The girl in the gray uniform shifted from one foot to the other. “I found out something,” she mumbled. “I mean, I learned today is your birthday and—well, here!” She thrust a flat white box at Cherry.

It was Cherry’s turn to gulp. “You—you brought me a present?” Mildred had turned a dull red. It was not
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easy for her to make any display of emotion, even this conventional one. Cherry herself was so surprised and puzzled she groped for words.

“What did I do to deserve this? I ought to be opening it, instead of standing here wondering what’s in it!” She seized Mildred’s hand and drew her into the room.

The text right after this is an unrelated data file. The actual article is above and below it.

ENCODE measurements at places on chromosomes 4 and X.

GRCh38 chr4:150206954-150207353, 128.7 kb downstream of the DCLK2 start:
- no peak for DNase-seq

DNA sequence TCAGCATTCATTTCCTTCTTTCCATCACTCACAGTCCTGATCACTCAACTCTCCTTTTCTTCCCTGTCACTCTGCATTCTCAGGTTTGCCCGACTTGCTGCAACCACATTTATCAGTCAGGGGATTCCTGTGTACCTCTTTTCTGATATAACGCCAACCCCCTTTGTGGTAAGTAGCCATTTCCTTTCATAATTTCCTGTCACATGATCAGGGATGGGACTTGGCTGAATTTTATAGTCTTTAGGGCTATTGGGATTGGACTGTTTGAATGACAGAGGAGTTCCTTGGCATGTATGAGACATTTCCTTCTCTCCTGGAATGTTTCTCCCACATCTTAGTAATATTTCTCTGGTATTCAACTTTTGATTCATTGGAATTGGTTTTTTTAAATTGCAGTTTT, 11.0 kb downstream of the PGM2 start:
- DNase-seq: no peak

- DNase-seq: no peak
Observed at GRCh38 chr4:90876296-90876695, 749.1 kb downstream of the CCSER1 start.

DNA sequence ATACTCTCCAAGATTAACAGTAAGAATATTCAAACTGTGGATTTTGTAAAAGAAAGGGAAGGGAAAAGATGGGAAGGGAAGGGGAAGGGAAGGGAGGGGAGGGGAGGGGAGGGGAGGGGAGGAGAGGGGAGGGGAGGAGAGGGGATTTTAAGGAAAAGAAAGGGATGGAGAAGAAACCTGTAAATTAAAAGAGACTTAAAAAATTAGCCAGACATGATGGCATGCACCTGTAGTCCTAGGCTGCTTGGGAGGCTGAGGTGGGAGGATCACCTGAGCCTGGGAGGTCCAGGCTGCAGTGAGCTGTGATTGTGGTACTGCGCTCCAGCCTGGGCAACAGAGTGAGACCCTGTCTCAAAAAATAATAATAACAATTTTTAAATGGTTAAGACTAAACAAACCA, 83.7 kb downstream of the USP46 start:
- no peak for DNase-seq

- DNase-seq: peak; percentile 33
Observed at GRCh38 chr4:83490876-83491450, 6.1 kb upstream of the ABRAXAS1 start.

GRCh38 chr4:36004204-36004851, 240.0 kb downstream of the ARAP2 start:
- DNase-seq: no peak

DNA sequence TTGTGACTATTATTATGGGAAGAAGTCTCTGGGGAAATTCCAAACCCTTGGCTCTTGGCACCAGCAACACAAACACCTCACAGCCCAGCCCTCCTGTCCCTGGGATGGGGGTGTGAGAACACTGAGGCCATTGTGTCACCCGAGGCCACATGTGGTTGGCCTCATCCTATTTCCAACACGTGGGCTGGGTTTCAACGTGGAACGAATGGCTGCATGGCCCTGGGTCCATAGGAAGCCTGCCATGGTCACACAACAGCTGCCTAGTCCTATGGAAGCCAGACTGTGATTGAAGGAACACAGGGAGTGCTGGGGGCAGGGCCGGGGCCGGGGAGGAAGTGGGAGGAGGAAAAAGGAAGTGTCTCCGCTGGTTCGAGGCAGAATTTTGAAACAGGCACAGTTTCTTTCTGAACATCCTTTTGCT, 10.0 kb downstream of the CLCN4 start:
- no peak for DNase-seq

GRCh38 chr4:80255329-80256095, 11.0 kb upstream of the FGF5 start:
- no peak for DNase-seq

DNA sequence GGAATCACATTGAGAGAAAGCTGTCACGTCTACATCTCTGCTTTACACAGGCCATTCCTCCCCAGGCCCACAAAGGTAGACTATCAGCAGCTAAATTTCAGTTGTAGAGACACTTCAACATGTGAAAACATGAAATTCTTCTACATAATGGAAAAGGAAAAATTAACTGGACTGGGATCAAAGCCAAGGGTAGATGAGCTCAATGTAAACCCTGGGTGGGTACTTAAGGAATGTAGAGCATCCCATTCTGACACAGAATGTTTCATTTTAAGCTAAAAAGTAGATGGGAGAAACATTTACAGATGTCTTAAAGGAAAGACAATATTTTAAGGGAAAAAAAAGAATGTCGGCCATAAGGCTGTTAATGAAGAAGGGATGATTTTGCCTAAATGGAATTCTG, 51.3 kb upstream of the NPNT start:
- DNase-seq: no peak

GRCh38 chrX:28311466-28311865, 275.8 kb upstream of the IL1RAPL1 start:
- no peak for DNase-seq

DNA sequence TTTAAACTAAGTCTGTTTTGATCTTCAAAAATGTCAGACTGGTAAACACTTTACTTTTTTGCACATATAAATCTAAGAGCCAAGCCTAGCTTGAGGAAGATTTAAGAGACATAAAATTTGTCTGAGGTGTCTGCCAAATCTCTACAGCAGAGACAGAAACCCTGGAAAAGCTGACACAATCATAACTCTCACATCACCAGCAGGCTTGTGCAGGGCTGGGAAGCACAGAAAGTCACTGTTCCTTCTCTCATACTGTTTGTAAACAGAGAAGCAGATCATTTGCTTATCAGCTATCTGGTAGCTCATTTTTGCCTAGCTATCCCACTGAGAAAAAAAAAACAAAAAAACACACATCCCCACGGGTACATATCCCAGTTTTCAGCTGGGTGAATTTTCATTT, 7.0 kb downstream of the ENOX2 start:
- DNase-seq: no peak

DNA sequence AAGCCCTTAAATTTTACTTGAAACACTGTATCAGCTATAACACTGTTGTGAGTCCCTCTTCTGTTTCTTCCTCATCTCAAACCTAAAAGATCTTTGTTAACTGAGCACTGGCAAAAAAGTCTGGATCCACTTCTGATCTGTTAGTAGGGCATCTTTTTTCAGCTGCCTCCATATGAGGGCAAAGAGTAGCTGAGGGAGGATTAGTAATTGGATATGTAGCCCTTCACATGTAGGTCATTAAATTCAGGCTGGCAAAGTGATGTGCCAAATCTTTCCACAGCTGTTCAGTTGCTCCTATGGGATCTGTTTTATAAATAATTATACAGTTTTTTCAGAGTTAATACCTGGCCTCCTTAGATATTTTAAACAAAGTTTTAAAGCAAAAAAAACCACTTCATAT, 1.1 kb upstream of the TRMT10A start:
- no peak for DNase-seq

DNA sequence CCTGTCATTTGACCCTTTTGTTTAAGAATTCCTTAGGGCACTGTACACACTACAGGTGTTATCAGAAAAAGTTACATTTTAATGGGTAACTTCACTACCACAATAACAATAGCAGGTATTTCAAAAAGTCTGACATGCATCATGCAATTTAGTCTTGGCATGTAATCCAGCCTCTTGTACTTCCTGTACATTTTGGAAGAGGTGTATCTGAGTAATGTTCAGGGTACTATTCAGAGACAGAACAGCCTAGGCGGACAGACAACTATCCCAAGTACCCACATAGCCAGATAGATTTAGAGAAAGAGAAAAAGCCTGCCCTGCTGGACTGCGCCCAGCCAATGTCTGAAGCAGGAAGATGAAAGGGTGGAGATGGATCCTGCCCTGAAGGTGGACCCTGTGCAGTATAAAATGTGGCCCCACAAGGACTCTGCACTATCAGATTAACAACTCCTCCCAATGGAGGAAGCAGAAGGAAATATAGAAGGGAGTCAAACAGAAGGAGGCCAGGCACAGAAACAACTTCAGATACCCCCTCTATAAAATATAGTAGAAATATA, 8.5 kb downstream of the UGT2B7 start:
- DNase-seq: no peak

Mildred sat down unhappily on the edge of a chair.

Cherry, as she untied the ribbon, asked herself, “Yes, honestly, what did I do to deserve this? I scolded her, I was disgusted with her, I’ve completely ignored her recently

. . . and she turns around and gives me a present!” When she opened the box, she found a half dozen hand-drawn, hand-hemmed handkerchiefs. Mildred obviously had made them, and they must have taken a great deal of patient work. But why? Why? It could only mean that Mildred wanted to be friends after all. As Cherry admired and thanked Mildred for the handkerchiefs, she was trying to figure out the reason for this sudden change. And she was suffused with a burning sense of shame at her own prejudice and intolerance.

Why, the very first time she had laid eyes on Mildred Burnham, she had taken a dislike to her!

“No one ever bothered to make things by hand for me before.” Cherry gratefully smiled at her.